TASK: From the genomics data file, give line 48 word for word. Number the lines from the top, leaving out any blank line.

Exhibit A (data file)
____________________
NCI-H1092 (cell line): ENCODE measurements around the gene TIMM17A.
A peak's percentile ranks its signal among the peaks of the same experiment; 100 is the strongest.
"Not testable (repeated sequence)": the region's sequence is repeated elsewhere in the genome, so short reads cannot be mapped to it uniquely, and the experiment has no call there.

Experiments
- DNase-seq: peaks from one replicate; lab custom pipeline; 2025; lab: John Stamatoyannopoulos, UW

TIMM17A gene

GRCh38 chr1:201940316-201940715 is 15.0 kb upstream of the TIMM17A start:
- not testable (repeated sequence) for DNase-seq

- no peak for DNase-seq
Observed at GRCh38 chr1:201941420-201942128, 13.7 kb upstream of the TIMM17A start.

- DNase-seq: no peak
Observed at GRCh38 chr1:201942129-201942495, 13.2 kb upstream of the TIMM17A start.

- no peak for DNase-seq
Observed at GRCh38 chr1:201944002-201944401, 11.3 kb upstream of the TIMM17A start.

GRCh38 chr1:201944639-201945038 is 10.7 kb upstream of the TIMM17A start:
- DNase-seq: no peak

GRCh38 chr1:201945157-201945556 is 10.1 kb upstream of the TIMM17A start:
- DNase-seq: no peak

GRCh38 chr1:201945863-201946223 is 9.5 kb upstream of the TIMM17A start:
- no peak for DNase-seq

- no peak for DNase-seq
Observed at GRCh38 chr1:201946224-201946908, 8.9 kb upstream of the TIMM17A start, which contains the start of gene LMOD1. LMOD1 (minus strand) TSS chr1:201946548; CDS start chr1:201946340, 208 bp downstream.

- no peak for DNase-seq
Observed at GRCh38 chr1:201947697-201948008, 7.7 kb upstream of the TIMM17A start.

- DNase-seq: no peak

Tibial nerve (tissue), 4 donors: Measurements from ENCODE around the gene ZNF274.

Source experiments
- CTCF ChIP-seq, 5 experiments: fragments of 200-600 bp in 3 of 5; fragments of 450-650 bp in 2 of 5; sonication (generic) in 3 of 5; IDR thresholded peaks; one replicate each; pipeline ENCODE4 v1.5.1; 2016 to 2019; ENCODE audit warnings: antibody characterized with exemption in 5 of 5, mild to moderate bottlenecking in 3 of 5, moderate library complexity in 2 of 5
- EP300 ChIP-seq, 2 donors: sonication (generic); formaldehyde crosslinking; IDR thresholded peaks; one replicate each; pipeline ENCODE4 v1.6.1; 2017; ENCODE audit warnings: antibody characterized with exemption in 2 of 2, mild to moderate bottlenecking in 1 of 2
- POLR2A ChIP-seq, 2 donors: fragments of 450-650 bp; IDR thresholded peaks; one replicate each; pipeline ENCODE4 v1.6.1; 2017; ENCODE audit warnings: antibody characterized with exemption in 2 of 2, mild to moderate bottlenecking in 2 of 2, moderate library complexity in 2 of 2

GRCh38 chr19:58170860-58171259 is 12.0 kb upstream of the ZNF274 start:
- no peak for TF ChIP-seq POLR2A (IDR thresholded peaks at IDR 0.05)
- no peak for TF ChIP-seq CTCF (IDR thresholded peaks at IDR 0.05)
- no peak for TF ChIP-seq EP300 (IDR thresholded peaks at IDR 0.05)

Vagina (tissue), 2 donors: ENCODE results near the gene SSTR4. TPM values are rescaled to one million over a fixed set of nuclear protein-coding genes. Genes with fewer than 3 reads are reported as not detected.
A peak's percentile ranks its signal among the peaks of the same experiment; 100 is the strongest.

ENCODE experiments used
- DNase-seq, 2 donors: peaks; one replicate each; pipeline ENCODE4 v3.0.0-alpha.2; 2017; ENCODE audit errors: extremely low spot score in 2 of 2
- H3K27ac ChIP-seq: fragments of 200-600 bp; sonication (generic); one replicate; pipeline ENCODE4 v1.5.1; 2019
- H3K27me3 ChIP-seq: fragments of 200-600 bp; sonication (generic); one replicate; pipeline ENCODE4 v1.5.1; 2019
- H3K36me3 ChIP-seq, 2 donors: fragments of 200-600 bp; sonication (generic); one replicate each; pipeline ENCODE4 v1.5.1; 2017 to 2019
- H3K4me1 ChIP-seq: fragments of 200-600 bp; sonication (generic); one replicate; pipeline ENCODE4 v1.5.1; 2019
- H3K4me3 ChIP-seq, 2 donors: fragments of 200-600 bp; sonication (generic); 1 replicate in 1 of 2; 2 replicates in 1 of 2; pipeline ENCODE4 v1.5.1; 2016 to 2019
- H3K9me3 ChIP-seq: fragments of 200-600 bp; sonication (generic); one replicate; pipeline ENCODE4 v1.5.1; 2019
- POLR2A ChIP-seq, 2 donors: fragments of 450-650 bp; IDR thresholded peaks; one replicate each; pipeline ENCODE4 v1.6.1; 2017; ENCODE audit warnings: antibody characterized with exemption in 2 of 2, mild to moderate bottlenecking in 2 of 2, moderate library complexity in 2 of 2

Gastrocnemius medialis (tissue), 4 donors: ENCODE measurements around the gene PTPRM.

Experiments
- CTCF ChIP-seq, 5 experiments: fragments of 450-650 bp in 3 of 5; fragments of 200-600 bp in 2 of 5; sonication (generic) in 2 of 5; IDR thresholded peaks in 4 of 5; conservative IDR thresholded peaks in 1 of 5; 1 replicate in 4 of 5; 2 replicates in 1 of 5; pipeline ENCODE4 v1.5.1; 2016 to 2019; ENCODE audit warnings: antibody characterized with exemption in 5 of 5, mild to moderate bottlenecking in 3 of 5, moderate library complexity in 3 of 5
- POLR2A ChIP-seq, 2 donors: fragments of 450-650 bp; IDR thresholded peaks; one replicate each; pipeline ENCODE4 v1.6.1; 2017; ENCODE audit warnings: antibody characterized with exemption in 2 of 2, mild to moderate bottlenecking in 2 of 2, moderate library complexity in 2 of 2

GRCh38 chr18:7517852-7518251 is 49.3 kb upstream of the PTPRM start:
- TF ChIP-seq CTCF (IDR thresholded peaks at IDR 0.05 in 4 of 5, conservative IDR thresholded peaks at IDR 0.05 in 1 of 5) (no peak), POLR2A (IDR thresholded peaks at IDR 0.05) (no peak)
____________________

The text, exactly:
- CTCF ChIP-seq, 5 experiments: fragments of 450-650 bp in 3 of 5; fragments of 200-600 bp in 2 of 5; sonication (generic) in 2 of 5; IDR thresholded peaks in 4 of 5; conservative IDR thresholded peaks in 1 of 5; 1 replicate in 4 of 5; 2 replicates in 1 of 5; pipeline ENCODE4 v1.5.1; 2016 to 2019; ENCODE audit warnings: antibody characterized with exemption in 5 of 5, mild to moderate bottlenecking in 3 of 5, moderate library complexity in 3 of 5